When viewers watch Sunny Hostin ’90 on the top-rated ABC talk show The View every weekday, few of them realize the profound effect that Binghamton University had on shaping her life and career.
Hostin grew up with a Puerto Rican mother and a Black father in a South Bronx housing project, and upstate New York presented an entirely different world. At Binghamton, she found lifelong friends, earned her degree in English and rhetoric, and made choices that would lead her to getting her JD at Notre Dame Law School.
During her successful career as a federal prosecutor, Hostin began to appear on CourtTV, and later, Fox News’ The O’Reilly Factor and CNN. She has co-hosted The View since 2016.
As The View celebrates its 25th season this fall, Hostin understands the responsibility that comes with being on a show seen by millions of people around the globe.
“When I prepare for the show, I think about everything I’m going to say, not just for how it’s going to reflect on me, but my family and my community,” she says. “That includes Latinos and African Americans, but also my law school and Binghamton, because one of the things the press will say is, ‘She’s a graduate of Binghamton — look at that dumb thing she said!’”
What led you to attending Binghamton?
I applied to the top 25 schools at the time. I did not have the money or the resources to attend university, and Binghamton offered me a full, merit-based scholarship through the Educational Opportunity Program, so I jumped at the chance. It was one of the best decisions I ever made.
What do you feel are some lessons you learned while here at Binghamton, either in or out of the classroom, that still resonate with you today?
Because I skipped a grade, I started college early, at 16. So I grew up at Binghamton — I learned most of my life lessons, not only academically but all of my social skills. I learned how to make friends and how to keep friends, and I had my first boyfriend there. I wasn’t allowed to date when I was in high school, because I started when I was 12 and left at 16, and I was raised in a pretty strict Catholic household.
I learned resilience, too. My parents thought I should be a lawyer or a doctor. I loved animals, and I thought about medicine or veterinary medicine. I was a biology major for three years, and then I realized I’m not really that good at science! I would study really hard for a B. I was used to always excelling.
I shifted gears and became an English major because I love to write and communicate. I was given the confidence to be able to switch gears and to reimagine what my career could look like and what life could look like. My four years at Binghamton then became five. I think most people would feel that that was a failure, but what I learned is that you don’t really make bad decisions — you make the decision that’s right for you at the time.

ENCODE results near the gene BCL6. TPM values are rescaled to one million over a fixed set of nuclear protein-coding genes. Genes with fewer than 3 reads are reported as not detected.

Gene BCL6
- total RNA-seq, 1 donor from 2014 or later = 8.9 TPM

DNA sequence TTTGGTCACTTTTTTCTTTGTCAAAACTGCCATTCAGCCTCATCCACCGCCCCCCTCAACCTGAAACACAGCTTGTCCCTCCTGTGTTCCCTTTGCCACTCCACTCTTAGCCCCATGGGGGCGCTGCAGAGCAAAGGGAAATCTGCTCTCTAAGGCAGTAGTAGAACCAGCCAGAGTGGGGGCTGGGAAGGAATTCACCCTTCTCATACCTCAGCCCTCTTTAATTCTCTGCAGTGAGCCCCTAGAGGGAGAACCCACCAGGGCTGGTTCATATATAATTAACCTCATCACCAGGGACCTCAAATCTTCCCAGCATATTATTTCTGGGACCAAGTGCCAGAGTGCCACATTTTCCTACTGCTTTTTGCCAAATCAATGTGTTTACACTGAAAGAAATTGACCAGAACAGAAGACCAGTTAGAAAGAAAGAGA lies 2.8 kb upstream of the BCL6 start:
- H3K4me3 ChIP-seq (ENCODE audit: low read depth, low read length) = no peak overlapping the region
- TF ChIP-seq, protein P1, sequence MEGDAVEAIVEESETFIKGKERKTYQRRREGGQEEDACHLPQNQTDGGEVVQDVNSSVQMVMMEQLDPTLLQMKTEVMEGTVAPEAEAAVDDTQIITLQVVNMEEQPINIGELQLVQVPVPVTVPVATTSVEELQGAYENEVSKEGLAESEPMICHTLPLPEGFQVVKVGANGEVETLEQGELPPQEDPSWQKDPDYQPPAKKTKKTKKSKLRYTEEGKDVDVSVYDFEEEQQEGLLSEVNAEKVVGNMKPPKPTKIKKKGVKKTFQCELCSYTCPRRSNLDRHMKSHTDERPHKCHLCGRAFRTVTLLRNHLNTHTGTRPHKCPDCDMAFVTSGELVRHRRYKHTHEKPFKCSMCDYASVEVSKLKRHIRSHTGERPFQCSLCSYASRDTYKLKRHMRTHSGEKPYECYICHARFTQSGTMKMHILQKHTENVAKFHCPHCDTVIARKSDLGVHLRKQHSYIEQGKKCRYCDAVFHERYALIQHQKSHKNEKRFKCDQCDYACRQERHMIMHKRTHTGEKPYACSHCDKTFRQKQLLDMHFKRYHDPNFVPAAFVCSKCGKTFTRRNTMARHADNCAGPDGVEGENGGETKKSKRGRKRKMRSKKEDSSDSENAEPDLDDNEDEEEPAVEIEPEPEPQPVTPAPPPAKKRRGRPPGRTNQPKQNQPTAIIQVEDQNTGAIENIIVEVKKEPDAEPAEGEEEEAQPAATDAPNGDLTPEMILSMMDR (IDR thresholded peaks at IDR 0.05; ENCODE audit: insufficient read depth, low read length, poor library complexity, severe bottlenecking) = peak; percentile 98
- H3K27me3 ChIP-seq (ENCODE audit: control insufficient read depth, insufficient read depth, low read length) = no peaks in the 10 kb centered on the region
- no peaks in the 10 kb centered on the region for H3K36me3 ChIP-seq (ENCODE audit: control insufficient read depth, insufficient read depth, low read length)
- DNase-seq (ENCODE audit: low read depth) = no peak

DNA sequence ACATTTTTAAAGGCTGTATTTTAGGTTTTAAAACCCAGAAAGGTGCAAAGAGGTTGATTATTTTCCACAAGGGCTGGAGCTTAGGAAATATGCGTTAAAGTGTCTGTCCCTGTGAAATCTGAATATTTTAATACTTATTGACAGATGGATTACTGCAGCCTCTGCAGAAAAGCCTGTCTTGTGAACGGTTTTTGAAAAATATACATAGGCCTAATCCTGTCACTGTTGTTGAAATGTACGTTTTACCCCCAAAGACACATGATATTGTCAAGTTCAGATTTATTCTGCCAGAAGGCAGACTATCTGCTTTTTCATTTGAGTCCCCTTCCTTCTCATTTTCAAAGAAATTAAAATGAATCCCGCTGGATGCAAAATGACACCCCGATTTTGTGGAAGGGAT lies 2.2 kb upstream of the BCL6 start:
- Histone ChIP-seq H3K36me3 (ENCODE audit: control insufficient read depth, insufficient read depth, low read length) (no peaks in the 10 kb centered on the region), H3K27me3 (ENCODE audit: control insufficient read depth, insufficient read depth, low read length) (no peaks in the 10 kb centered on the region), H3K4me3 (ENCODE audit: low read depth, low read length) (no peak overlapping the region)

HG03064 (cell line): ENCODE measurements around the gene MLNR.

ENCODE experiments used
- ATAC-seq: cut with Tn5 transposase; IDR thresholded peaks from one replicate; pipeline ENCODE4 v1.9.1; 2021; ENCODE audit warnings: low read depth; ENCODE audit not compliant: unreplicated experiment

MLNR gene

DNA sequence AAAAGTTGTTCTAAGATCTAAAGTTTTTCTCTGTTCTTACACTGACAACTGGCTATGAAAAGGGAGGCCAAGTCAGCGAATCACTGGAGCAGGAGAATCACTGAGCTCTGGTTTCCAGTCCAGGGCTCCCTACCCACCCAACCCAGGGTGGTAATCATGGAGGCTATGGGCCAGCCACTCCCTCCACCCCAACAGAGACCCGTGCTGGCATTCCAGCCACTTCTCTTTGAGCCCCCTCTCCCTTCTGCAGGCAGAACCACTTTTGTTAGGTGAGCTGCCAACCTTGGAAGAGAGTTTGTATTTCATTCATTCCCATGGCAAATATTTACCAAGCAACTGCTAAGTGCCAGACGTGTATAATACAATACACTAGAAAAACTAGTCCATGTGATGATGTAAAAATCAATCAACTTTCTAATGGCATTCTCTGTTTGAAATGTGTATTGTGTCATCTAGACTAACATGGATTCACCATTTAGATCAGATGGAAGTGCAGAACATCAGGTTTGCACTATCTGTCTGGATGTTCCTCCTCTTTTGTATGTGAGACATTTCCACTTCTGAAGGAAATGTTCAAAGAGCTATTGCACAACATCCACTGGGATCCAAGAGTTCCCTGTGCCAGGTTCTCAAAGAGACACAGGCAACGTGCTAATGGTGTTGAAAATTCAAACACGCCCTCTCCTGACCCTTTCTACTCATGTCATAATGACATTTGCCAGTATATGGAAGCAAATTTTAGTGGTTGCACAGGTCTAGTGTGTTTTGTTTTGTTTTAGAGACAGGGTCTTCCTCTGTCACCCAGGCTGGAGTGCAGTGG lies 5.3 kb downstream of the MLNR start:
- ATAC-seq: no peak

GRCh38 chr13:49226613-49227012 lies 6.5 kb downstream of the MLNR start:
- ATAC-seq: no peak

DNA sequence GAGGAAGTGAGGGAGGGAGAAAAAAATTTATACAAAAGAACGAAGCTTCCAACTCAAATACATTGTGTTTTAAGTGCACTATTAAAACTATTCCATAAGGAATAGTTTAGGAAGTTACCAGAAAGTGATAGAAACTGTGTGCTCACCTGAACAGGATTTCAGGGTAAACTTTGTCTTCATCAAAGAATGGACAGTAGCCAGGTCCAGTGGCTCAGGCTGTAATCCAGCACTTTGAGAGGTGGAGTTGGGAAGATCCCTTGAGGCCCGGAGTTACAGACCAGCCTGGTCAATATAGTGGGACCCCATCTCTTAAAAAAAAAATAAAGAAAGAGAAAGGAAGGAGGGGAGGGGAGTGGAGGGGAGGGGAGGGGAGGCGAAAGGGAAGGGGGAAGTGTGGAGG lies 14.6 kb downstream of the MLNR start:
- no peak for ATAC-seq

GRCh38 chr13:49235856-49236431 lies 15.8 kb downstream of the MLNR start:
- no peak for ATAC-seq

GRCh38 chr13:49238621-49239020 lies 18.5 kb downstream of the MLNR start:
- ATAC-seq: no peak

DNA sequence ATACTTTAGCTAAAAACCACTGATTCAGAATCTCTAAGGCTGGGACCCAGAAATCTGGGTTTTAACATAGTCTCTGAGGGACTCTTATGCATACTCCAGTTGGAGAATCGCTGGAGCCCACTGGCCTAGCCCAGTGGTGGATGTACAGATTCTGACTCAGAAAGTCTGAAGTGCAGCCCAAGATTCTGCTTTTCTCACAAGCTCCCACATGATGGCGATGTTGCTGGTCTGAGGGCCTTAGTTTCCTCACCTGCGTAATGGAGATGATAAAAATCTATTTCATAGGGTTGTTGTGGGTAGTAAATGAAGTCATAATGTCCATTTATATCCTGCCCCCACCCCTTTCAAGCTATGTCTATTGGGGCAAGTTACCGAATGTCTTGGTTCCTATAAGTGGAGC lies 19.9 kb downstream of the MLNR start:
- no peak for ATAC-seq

Afterward, I wanted to be a broadcast journalist, but I switched gears and went to law school. Then I was a practicing lawyer, and I was very successful for a long time, but I realized that I really did want to pursue a career in television. I gave myself permission to try to do that, and I’ve done that successfully. More recently, I realized I’m still the person who loves to write, and I gave myself permission again to switch gears. Now I’ve written two books, and I’m working on a third.
What are some of your favorite memories from Binghamton?
I have so many! Most of my closest friends come from my time at Binghamton, and some of the best times were just hanging out in the student union with them.
I also remember when the Wailers (from Bob Marley and the Wailers) came on campus. They played outside on the quad, and we were hanging out and listening and dancing. We got to hang out with them afterward, which is something that I do a lot now — I get to hang out with musicians and actors — but at 17 years old, it was pretty cool. I even named my dog Marley, so you know I’m a huge fan. I was also the campus queen — I won the campus beauty pageant. I recall a lot of fun at the Rathskeller, and the Nature Preserve is just beautiful.
What are some of the joys and the challenges of doing a daily show like The View?
It’s a lot of work. Preparing for it, you have to be very well versed in the hot topics of the day. I make sure that I’m watching and reading all the latest news.
Some of the joys are getting to talk about what is most pressing in our country every single day and having a platform that is pretty powerful and resonates with so many. I’ve been able to interview every single powerful politician in the country, including the current president and vice president of the United States.
I also get to work with five incredibly smart, engaged and powerful women. I’m working with Whoopi Goldberg, and I never thought that I would say that! I’ve been to her home, and my children call her — it’s kind of otherworldly. I work with Joy Behar, who is this comedic phenom. I [worked] with Meghan McCain. She wanted me next to her at her father’s funeral, and I know her mother quite well. We’re actually great friends, which people are always very surprised about because we’re so different.
Ana Navarro was just FaceTiming me yesterday, because she likes to do that very late at night. She doesn’t seem to sleep! When my father was looking for a place in Florida, Ana cooked dinner at her house for my parents, my husband, my daughter and me. That’s really special to have these relationships.
The incredible thing about The View is we’ve been on 25 years. It’s almost like you’re part of this sorority. There have been only been a couple dozen hosts, so it’s something pretty special to be a part of.”
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